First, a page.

The NBO Film Festival 2019, the third edition, ran in venues around Nairobi, Kenya from June 6-16, 2019.
The NBO Film Festival first showed up in the minds of creative entrepreneur Sheba Hirst and filmmaker (and first bodi in probably Kenya’s first viral sensation) Mbithi Masya. The idea was to revitalise cinema-going culture in Nairobi thus contributing to the growth of a healthy film industry in Kenya. In 2017, the new initiative kicked off with several movies being screened in the green city in the sun. In the following year, audience numbers went up significantly proving there was a market for this sort of thing in the East African country’s capital city.
The third edition of the NBO Film Festival kicked off on June 6 with a screening of Mugambi Nthiga directorial debut Lusala. The evening which was very colourful was followed by nine days of cinematic enjoyment for hundreds of Nairobians who milled around festival venues.
The films, screened principally at the Prestige Cinema, came from across the world with the main focus being those that came from the African continent with several entries from South America making a showing.
There were nearly a dozen short films screened in the Docubox “Shorts, Shorts, and Shots” on the evening of June 7. Other short films that showed were Philippa Ndisi-Hermann’s I Had To Bury Cucu, Idil Ibrahim’s Sega, Peter Muhumuza’s Facing North, Chelsea Odufu’s Ori Inu, Tom Whitworth’s Poacher, Daniel Muchina’s Monsoons Over The Moon, and Nick Wambugu’s Demla.
The feature films on offer were Simon Rouby’s Adama, Thomas Brickhill’s Cook Off, Sippy Chadha’s Subira, Fernando Meirelles and Katia Lund’s City of God, Peter Sedufia’s Keteke, Natalia Cabral and Oriol Estrada’s Miriam Miente (Miriam Lies), Suhaib Gasmelbari’s Talking About Trees, Iciar Bollian’s Yuli, Jerome Pikwane’s The Tokoloshe, Jahmil X.T. Qubeka’s Sew The Winter To My Skin, Aaron Kopp and Amanda Kopp’s Liyana, Hajooj Kuka’s Akasha, Chiwetel Ejiofor’s The Boy Who Harnessed The Wind, Joël Karekezi’s Mercy of the Jungle, Arturo Infante’s The Extraordinary Journey of Celeste Garcia, Michael Mathews’ Five Fingers for Marseilles, and Blitz Bazawule’s The Burial of Kojo.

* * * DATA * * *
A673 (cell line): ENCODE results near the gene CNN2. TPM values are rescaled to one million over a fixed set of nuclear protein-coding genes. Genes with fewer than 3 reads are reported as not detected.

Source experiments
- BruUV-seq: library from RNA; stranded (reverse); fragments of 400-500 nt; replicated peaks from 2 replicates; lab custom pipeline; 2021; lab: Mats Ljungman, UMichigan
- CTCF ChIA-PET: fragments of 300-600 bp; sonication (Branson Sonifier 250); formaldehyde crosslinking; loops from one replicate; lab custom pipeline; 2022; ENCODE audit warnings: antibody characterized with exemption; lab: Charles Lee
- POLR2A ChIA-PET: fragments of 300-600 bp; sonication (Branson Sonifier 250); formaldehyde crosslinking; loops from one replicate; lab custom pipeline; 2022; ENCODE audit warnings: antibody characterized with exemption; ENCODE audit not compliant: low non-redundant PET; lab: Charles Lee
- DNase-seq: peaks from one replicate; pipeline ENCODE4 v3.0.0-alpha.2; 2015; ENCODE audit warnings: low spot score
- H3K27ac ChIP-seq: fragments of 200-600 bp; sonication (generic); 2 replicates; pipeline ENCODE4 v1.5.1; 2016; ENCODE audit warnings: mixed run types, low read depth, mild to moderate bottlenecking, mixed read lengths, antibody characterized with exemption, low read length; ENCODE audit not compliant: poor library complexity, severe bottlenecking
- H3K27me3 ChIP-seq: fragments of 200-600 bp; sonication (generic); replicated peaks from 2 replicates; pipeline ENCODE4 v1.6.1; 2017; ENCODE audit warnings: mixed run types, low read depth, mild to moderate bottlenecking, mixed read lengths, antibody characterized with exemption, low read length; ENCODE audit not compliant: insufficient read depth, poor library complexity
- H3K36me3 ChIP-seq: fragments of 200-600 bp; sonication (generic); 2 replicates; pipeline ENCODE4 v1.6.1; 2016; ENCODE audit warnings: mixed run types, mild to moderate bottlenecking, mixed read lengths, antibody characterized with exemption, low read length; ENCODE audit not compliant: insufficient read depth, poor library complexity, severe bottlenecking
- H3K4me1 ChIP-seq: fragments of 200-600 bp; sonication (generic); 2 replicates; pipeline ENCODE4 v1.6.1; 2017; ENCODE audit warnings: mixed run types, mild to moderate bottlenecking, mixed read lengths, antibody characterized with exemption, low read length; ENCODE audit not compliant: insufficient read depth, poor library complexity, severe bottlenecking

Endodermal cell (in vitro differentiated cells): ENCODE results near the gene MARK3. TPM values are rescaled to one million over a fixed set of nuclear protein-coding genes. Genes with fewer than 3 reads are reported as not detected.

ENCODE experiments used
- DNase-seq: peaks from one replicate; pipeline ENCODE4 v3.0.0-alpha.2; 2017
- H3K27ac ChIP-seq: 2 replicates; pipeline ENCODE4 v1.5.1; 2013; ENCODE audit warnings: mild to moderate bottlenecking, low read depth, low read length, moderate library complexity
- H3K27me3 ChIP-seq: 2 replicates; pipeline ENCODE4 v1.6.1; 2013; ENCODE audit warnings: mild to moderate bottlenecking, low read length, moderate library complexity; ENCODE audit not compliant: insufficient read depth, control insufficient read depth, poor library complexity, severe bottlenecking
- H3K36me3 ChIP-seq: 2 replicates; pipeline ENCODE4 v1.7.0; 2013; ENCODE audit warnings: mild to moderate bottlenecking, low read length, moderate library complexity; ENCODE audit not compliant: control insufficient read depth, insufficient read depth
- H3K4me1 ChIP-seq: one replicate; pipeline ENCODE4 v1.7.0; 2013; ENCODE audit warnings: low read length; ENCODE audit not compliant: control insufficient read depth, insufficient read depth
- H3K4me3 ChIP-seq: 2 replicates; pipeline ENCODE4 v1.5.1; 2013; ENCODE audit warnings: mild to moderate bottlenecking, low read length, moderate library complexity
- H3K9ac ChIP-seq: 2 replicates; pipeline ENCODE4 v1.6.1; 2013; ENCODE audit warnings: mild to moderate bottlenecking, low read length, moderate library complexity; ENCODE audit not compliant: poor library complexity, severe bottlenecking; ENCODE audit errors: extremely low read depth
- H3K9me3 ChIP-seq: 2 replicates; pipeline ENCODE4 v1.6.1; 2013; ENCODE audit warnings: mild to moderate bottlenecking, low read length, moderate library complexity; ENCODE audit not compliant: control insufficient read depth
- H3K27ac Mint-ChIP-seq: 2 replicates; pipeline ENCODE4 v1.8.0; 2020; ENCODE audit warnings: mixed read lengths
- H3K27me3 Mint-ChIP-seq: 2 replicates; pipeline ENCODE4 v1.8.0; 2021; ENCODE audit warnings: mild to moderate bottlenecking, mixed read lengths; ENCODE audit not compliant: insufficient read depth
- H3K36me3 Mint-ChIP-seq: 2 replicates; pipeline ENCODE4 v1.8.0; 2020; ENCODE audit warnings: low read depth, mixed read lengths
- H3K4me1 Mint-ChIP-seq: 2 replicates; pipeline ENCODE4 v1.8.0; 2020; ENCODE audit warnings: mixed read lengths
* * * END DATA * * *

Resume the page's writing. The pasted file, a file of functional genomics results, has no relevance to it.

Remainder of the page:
On the evening of June 13, audiences got to see and engage with the cast and crew of the Wanuri Kahiu directed Rafiki which is currently banned in the country.
Nairobi kids also got to watch Supa Modo in spaces like Kibera Mpira Mtaani Hall and KAG Olympic Educational Center, Kibera.
Film festivals aren’t just about screening movies as there are several other aspects to this very big industry. This year, the NBO Film Festival 2019 included a conference on distribution brought by Film Africa with experts opining on the distribution of films for TV and cinema.
In a panel moderated by Don Edkins, panellists Ginger Wilson, Linda Githige, Trushna Buddhev Patel, Sarah Summers, Betty Sulty-Johnson, and Edima Otuokon gave their opinions on “Distribution Channels and their Role in the Digital Age”.
In another panel or Fireside Chat dubbed “Distribution Contracts – Do’s and Don’ts,” Sarika Hemi Lakhani and Philipp Hoffmann spoke about how to negotiate a contract, as well as its challenges, pitfalls and possibilities.
In the session “Community Building,” Sarah Summers and Kelly-Eve Koopman spoke about how to generate, maintain and grow your audience on social media, how to build an interactive relationship with your audience, how to brand yourself and heighten your exposure with limited resources.
Lectures/ Short presentations
There were several lectures/ short presentations given over the two day period of that section of the festival like Philipp Hoffmann’s two lectures “How to Find a Sales Agent” and “The Importance of a Festival Strategy.” Manuel Badel gave one on “Blockchain for the Film Industry” while Jana Wolff made two on “Access to Film Markets” and on the Berlinale Africa Hub. Edima Otuokon gave a session on The African Market – Facts and Figures.
There was a film pitch competition where film makers presented their ideas to a panel.